- UPS facing backlash for thanking police after employee killed in shootout Saturday 5:02 PM
- Sanders campaign fires staffer after anti-Semitic, homophobic tweets surface Saturday 3:13 PM
- Brother Nature was attacked, says everyone just watched with phones out Saturday 2:45 PM
- Ryan Reynolds’ gin company hires Peloton wife for ad Saturday 1:24 PM
- Ex-vegan YouTuber accused of fraud after following meat-only diet Saturday 1:11 PM
- The 15 best Disney+ hidden gems and deep cuts Saturday 12:23 PM
- Everyone in GoFundMe scam involving homeless veteran has now pleaded guilty Saturday 12:06 PM
- Boy invites kindergarten class to his adoption–and people are emotional Saturday 11:56 AM
- Reddit links leaked trade deal documents to Russian campaign Saturday 10:44 AM
- How to stream Alistair Overeem vs. Jairzinho Rozenstruik Saturday 8:30 AM
- Amazon sends customers condoms and soap instead of Nintendo Switch Saturday 8:28 AM
- How to live stream Jermall Charlo vs. Dennis Hogan Saturday 8:00 AM
- Apple TV’s ‘Truth Be Told’ is a criminally dull drama Saturday 6:00 AM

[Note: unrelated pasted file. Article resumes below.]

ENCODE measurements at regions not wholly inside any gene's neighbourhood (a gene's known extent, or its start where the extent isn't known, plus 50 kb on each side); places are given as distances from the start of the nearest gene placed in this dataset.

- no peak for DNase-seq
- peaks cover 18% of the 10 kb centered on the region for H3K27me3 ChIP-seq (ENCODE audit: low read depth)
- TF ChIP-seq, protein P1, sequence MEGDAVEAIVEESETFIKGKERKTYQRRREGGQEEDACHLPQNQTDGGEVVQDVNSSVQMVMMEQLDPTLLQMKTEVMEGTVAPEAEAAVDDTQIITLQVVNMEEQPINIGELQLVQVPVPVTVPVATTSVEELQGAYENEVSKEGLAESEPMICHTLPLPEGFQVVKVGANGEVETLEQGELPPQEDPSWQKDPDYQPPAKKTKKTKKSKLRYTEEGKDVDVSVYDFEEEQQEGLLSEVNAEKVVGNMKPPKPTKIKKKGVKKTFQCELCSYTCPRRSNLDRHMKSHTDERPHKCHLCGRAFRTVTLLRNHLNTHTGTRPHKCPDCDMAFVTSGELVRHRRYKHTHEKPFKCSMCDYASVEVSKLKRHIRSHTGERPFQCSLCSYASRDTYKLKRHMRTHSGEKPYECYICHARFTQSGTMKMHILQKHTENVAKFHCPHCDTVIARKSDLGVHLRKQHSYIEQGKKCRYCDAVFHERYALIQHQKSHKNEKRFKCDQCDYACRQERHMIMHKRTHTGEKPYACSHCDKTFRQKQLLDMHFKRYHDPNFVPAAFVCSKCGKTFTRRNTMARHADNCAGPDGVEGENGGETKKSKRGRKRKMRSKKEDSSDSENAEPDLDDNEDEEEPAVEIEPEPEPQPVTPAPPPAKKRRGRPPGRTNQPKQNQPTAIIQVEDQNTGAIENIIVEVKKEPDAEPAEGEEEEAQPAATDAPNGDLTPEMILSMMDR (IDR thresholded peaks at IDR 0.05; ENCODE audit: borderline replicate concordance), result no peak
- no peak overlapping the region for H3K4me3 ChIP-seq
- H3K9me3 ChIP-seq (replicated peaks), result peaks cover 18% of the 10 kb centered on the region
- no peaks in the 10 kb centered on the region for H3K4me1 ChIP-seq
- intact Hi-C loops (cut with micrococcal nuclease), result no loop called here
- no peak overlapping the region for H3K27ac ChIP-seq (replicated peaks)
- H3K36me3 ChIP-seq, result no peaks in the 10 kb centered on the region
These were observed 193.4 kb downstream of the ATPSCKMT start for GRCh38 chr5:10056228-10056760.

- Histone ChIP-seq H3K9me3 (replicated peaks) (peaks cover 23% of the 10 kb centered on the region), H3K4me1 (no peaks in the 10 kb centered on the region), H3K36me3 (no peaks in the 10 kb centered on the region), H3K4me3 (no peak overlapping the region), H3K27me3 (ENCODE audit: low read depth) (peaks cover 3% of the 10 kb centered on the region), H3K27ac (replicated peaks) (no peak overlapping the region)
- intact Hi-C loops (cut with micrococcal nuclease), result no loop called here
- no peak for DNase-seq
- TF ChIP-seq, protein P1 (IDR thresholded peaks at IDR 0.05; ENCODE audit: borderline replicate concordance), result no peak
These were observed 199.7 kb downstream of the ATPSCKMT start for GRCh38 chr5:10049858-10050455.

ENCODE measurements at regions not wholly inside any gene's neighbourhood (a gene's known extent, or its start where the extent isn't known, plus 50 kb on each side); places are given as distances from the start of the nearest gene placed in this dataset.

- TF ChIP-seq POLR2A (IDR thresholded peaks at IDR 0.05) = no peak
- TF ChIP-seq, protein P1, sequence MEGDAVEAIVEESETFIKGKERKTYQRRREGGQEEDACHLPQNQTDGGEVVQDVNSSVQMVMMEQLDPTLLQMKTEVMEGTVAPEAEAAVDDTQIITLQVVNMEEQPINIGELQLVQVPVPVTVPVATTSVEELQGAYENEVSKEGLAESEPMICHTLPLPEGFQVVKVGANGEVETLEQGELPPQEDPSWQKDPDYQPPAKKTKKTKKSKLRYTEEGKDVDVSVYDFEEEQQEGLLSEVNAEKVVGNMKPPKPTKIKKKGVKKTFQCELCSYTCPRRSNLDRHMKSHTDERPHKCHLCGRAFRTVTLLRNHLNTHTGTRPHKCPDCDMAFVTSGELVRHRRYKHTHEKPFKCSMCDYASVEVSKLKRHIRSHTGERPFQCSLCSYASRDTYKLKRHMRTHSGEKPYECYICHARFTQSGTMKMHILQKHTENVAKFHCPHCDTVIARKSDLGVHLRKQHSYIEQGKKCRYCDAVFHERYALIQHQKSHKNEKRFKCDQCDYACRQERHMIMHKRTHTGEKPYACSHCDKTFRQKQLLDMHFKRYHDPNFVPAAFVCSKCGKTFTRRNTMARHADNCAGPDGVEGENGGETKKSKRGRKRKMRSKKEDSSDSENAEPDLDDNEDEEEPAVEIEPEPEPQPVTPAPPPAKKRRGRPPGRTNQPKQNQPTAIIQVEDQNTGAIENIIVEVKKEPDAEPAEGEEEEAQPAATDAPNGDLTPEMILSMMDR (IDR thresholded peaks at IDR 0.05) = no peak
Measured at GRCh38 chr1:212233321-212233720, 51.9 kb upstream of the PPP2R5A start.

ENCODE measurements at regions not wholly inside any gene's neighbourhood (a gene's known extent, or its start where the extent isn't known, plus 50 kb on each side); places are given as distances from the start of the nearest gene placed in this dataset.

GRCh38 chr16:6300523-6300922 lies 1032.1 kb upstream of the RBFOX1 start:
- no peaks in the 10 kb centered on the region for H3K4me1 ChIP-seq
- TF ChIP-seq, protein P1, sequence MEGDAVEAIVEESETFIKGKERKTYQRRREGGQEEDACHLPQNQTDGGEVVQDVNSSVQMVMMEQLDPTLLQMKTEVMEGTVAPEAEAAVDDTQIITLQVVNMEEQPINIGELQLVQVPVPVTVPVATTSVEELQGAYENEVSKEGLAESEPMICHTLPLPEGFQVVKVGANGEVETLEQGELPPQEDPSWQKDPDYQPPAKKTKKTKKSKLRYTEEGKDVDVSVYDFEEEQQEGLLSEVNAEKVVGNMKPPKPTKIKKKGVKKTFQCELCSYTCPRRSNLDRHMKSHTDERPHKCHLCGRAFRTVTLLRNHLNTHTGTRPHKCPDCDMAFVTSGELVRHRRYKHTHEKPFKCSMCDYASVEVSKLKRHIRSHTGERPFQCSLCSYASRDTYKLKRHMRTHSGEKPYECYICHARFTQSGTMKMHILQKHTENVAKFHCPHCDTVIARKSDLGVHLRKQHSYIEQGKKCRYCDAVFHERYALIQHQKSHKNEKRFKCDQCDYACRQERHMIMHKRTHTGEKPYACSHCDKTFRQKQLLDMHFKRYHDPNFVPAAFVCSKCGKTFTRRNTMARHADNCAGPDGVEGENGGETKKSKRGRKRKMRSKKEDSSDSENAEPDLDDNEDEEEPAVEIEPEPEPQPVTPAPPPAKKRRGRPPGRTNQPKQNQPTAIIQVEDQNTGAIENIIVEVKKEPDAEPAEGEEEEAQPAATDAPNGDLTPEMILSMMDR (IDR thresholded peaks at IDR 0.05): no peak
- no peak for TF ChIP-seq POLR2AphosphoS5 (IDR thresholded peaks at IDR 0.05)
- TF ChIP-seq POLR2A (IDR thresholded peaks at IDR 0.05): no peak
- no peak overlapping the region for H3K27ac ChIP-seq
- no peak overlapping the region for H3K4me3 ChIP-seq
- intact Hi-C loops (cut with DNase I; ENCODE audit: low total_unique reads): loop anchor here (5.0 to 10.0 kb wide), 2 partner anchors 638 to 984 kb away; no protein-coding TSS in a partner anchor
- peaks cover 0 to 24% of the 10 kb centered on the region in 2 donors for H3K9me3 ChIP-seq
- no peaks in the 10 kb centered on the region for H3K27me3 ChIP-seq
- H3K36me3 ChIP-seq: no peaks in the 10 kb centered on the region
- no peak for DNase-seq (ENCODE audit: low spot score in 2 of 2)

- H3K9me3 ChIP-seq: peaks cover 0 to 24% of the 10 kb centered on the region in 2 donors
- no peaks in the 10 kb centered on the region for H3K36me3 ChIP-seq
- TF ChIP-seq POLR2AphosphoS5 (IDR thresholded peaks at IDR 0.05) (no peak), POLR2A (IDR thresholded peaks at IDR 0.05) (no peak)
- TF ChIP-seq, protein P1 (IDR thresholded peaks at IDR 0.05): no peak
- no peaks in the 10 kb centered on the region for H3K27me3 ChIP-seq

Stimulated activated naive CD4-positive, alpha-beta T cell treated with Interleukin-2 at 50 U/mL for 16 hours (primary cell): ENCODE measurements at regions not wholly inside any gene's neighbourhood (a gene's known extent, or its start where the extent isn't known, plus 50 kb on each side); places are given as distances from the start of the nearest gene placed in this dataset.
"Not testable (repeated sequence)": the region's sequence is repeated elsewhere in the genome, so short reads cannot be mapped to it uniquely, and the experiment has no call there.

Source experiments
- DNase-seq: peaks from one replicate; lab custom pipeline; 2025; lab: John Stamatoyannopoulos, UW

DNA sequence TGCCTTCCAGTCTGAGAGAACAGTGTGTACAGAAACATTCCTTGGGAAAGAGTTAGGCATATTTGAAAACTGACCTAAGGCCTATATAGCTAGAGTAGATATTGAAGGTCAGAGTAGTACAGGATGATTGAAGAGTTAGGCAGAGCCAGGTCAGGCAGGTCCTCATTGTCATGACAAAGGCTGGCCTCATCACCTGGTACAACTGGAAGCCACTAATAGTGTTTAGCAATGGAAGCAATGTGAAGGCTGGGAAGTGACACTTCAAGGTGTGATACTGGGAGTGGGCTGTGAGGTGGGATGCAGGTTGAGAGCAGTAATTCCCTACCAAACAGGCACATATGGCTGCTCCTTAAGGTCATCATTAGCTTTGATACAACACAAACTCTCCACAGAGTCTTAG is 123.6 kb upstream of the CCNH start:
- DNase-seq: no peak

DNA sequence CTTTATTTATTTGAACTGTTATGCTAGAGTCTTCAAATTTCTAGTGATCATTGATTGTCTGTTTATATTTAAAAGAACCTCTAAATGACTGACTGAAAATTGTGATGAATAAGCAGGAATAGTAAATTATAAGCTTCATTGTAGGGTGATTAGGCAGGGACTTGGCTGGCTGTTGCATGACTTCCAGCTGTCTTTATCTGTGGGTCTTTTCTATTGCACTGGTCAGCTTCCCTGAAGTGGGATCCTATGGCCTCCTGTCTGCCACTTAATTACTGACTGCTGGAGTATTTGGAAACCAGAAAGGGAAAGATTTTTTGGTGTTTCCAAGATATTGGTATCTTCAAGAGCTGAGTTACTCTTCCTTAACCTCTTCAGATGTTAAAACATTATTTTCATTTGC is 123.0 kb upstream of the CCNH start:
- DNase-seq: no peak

- Thousands of Uber users have reported sexual assaults, company says Friday 5:40 PM
- ‘Astronomy Club’ reformats the sketch show Friday 4:58 PM
Nobody, including vulnerable zoo animals surrounded by endless streams of gawking humans and bound by captivity, likes being teased.
But one family in the Philippines apparently tricked a pair of penguins into chasing after some fake fish by flashing a phone screen to the animals.
According to MSN, the family was visiting Manila Zoo, located in the country’s capital on the island of Luzon, but had missed the penguins’ feeding time. So one family member pulled up images of fish on his phone and showed them to the penguins through the glass.
It apparently worked. The man commanded the penguins’ attention as he moved his phone along the tank.
“We visited this place, but our ticket doesn’t include feeding them. To please the kids, we had to be creative,” Edson Doromal, who filmed the viral video, told Newsflare.
The penguins were clearly responsive, but who’s to say whether they could actually make out the tiny fish on the man’s phone? Maybe they were just attracted to the light bending through the glass and water. Just as well, it’s probably best to keep your blinding phone screens away from zoo animals.
Samantha Grasso is a former IRL staff writer for the Daily Dot with a reporting emphasis on immigration. Her work has appeared on Los Angeles Magazine, Death And Taxes, Revelist, Texts From Last Night, Austin Monthly, and she has previously contributed to Texas Monthly.